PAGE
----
Don’t Tell Us It’s Not a Class War
Don’t Tell Us It’s Not a Class War
By Gerald Caplan; Friday, Feb. 24, 2012 - Globe and Mail
The entire world seems to be one huge advertisement for The Shock Doctrine. Naomi Klein showed in her revelatory book how the corporate-political-military-media complex exploits crises to further impose their harsh right-wing agenda – even when they themselves created the crisis. In a sane world, the economic meltdown and deep recession of the past four years would have led at minimum to stringent regulation of financiers and speculators plus programs to assist their victims. But in this world, you have to be nuts to believe in a sane world.
In reality, everything that’s happened in the past several years has gone to further empower and enrich the 1 per cent (or maybe the 5 per cent) at the expense of the rest of us. Look anywhere you want. What else does the universal demand for austerity programs mean? What else does the sudden concerted attack on public sector workers mean? What else does the intransigent line taken by multinational corporations against their unions mean? What else does the demand for “right-to-work” laws mean? What else does the widespread attack on seniors’ pensions mean?
Look at poor Greece. Ms. Klein could have invented it as a pure case study for her thesis. Big economic problems, it’s true. So how do you fix them? As a Greek journalist wrote matter-of-factly in the New York Times, the latest bailout program imposed by the IMF, the European Union and the European Central Bank “almost guarantees recession.” And this will be on top of the punishment that had already been inflicted on the 99 per cent, including deep cuts to private-sector wages, layoffs in the civil service and significant reductions in health and social security.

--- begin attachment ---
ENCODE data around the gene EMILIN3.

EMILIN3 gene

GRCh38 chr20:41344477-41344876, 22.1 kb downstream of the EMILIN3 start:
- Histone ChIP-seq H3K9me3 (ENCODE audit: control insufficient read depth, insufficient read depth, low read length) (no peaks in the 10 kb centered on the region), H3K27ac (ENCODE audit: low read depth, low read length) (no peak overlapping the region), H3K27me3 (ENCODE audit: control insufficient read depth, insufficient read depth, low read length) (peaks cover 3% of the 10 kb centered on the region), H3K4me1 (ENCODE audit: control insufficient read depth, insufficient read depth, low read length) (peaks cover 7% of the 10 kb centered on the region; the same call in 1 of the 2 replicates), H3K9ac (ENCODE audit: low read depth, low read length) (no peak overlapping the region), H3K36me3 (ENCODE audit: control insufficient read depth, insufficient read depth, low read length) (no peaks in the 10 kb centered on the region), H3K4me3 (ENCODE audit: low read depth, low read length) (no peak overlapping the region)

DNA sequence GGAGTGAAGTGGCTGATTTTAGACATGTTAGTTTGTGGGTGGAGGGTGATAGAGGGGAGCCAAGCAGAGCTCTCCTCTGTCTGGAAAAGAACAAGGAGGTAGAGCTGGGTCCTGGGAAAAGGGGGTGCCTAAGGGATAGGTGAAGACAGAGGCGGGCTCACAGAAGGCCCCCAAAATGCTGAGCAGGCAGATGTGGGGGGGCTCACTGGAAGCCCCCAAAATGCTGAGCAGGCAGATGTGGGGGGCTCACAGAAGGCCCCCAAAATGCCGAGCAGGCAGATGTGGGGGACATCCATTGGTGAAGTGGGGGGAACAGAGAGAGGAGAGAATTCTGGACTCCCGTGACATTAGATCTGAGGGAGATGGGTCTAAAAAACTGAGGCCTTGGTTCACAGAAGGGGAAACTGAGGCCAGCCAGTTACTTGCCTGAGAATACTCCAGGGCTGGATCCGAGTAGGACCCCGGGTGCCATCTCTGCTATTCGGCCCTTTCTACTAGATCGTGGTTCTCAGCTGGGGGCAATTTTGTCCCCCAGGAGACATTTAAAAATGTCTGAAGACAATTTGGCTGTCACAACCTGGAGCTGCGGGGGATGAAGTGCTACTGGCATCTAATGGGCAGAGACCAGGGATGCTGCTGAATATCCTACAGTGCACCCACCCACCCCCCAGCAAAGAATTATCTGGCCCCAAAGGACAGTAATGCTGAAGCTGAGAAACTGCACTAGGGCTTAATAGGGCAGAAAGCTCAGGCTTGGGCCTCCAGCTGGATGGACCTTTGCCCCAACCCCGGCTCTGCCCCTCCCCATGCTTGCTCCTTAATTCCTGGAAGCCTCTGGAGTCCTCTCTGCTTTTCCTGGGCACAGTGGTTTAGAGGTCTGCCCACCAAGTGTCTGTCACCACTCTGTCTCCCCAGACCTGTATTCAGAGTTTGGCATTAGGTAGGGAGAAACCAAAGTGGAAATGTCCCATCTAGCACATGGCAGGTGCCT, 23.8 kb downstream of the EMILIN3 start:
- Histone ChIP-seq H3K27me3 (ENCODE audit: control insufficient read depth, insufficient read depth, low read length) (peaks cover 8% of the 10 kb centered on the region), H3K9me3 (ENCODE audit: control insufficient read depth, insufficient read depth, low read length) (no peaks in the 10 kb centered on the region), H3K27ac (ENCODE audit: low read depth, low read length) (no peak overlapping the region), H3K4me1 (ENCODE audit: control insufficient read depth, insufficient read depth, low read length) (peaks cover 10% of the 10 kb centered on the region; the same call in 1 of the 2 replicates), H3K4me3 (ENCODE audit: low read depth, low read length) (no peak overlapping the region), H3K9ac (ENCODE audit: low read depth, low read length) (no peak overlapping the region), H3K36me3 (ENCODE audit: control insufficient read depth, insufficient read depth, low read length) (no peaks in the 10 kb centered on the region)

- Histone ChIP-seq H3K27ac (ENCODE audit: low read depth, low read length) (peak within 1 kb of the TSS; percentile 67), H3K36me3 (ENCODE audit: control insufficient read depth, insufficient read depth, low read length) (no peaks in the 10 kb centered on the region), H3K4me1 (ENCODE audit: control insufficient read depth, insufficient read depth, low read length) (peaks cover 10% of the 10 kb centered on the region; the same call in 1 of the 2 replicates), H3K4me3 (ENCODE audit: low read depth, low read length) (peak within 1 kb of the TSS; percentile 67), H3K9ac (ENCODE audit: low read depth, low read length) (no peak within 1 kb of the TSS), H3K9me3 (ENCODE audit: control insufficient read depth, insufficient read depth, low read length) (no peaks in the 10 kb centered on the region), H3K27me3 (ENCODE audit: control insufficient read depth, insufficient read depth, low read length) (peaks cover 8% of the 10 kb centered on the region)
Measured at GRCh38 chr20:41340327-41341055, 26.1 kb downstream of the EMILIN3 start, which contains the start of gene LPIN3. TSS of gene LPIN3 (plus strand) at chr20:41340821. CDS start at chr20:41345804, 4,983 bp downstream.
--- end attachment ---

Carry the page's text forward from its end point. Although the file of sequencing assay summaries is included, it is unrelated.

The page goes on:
Throughout, economists like Joseph Stiglitz and Paul Krugman, whose forecasts have repeatedly been borne out, assured the few who would listen this was a guaranteed recipe for exacerbating Greece’s economic woes. It meant, after all, instead of growth, a guaranteed contraction of the economy. Which is exactly what happened. But apparently these critics, while correct about the consequences of enforced austerity, were wrong about the proper solution. The punishment, it seems, had not been crushing enough. Now a new and improved package of pain will be inflicted, a condition for the country receiving bailout funds at sky-high borrowing costs. For the vast majority of them, it’s a Greek tragedy.
At least 21 per cent of Greeks are unemployed. Yet the thumbscrews are to be tightened once again: more austerity, more spending cuts, eliminating another 20 per cent of all government jobs and slashing the minimum wage by another 22 per cent. All this, in a country in its fifth year of recession.
Spain is not far behind, collapsing under the same burden of salvation. The economy’s contracting, unemployment has soared; 350,000 newly out of work, giving a jobless rate of 22.8 per cent, including almost half of all young Spaniards. These are staggering figures. In Britain too, David Cameron’s punishing economic strategy had led to a shrinking economy.
How exactly ordinary Greeks and Spaniards and Brits will endure, get by, pay for their rent or groceries or transportation, or offer their kids a hopeful life – this has become the greatest question of the early 21st century.